So after a particularly arduous day this past week, I knew the time had come. I rounded up onions, potatoes, celery, cabbage, carrots, garlic, greens, and a bit of bacon. Then I poured a glass of wine, put on some Buddy Guy, and got to work. I pretty much followed M.F.K.’s recipe – which is always a hoot, in and of itself. I adapted it here and there, but what follows is her original recipe. It’s a treasure. And yes, I felt remarkably better after eating a bowl of warm minestrone. It fed us for several meals, and the last of it just went into the freezer for the next time I get involved in a little huggermuggery.

A Basic Minestrone
from M.F.K. Fisher’s How to Cook a Wolf

1/2 pound bacon or salt pork
1 small onion chopped
1 stalk chopped celery
1 handful chopped parsley
2 cups tomatoes, peeled
1 teaspoon oregano
1 teaspoon oregano

Soften the onion in the heated meat-fat, add celery, parsley and herbs, and stir for 10 minutes to make a glaze, adding a little water if necessary. Add the tomato, stirring constantly and taking care not to burn. Stir in 2 or 3 quarts of water. Add a little mace if you like it. (At which point she quips…This soup is fun, because it’s so malleable!)

Put at least the first five of the following vegetables through the fine grinder of the vegetable chopper. OR cut them not too finely, let them simmer until tender, and then mash well with a potato masher before you add any pasta. I like this method better than the one I gave before. (Amusing that she still gives the vegetable chopper method then!)

2 large onions
1 potato, skin and all
1/2 small cabbage (Savoy preferably)
3 carrots
6 stalks celery
some spinach…say a big handful
some green beans…the same
You see what I mean?

Bring the whole thing slowly to a boil, and then let simmer until the vegetables are very tender. Add some pasta twenty minutes before serving if you like (not until the next day if you plan to use the minestrone more than once). Churn the soup ferociously, and serve over thin toasted bread or not, but always with a good ample bowl of grated dry cheese to sprinkle upon each serving, as the pleased human who eats it may desire.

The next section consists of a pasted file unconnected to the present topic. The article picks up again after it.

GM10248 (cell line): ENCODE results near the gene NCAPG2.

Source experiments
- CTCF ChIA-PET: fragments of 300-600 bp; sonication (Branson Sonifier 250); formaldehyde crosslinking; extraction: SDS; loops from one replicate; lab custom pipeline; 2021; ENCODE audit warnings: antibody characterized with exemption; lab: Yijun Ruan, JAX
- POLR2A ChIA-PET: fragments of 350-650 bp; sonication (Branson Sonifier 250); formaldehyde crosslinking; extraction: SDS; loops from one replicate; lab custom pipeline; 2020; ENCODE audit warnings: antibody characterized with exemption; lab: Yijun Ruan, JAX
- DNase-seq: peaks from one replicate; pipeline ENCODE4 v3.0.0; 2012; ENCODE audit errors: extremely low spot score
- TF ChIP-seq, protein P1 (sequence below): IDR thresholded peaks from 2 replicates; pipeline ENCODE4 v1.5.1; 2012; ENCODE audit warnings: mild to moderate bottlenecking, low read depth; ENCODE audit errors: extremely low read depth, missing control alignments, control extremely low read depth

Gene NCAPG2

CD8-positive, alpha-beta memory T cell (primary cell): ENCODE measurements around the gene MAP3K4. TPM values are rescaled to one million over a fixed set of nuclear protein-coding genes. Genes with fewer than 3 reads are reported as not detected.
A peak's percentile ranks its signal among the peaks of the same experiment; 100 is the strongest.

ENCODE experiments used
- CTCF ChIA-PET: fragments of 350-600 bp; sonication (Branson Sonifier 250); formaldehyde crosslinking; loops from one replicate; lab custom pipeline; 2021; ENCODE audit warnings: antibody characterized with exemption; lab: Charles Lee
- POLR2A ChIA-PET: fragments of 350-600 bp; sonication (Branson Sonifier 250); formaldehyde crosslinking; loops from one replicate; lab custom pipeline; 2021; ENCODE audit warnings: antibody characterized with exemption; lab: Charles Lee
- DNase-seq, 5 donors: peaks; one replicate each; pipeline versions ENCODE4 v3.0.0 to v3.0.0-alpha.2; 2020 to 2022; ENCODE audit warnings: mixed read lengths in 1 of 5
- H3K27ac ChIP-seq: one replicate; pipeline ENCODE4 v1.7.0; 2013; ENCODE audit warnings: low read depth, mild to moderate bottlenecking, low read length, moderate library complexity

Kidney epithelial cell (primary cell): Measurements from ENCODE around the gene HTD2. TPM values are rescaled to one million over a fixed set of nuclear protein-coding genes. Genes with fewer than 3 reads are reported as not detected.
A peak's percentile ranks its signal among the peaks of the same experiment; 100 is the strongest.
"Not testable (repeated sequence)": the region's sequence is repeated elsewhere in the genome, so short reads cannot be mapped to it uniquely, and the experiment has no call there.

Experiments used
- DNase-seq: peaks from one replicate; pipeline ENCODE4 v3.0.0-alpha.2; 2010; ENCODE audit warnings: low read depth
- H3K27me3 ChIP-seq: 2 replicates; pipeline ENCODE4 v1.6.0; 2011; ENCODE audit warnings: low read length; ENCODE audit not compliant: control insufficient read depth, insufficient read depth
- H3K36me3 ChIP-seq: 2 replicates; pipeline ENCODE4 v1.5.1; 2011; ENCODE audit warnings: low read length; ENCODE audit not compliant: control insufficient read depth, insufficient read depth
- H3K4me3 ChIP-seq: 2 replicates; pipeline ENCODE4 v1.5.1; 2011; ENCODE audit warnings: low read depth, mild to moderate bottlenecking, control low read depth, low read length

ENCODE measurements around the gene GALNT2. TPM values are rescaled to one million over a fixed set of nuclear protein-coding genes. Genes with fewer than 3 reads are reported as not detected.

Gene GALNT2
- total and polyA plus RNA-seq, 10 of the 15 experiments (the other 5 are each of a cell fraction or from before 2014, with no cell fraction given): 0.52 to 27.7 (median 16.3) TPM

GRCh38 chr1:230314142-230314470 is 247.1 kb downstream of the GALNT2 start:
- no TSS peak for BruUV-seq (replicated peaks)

*Note: I was most befuddled by the instructions to “churn the soup ferociously.” Maybe I made some huge minestrone faux pas, but I opted to give it a few pulses with the immersion blender. I also set the bottle of red wine vinegar on the table with the parmesan cheese. Both were magnificent additions.

local trifecta

When I think back on the last few weeks of eating, there are three meals that stand out. Three little respites amidst all of the holiday parties, gatherings, and feasts. And to think I was actually a bit skeptical as to how I would fit these particular meals into our hectic December schedule. I’m so glad I managed. These noteworthy delights were our weekly, Dark Days Challenge, 50-mile radius, local meals.

And in fact, the first of these three meals – Curried Root Vegetable Stew with Dumplings – wasn’t only a standout in recent memory, but one I’d claim as a top runner for all of 2010. It will certainly make the rounds at our table again. The recipe is from Molly O’Neill via the Essential New York Times Cookbook and originally appeared in the Times in 1994. It has that perfect blend of sweet and savory, light and hearty. My one conundrum was making the dumplings using my local flour, which is 100% whole wheat. They worked, but they were definitely on the sturdy side and not the most attractive dumpling I’ve ever had bobbing in my stew. It made me ponder how the cooks of my great-grandmother’s era managed to pull off lighter flour based goods. Maybe they didn’t. Or maybe they hand separated the wheat bran and germ to yield a lighter flour. I wasn’t that ambitious.

I also baked a rustic and flavor filled Olive Oil and Apple Cider Cake from the same cookbook to accompany the stew. It was a welcome departure from the overly sweet treats that December typically offers up. Again, I used all whole wheat flour, but in this particular cake, I think it worked well. The whole wheat added structure and a nuttiness that I appreciated. I also substituted honey for the white sugar the recipe called for.

Our fourth meal of the Challenge celebrated the much anticipated arrival of our local bacon. We get a pork share each winter from Hermit Creek Farm in Highbridge, WI. In addition to the most incredible tasting bacon I have ever had, the share includes a wonderful assortment of chops, roasts, sausages, fresh ham, and pork steaks. The thick, meaty bacon arrives a few weeks after everything else to allow for a good, slow cure in the smoker. So the afternoon we picked up our bacon, dinner was a no brainer – bacon sandwiches. Quick, easy, and hard to beat. They featured dried tomatoes from the summer garden, a homemade garlic aioli, and spicy micro greens on local cracked wheat bread.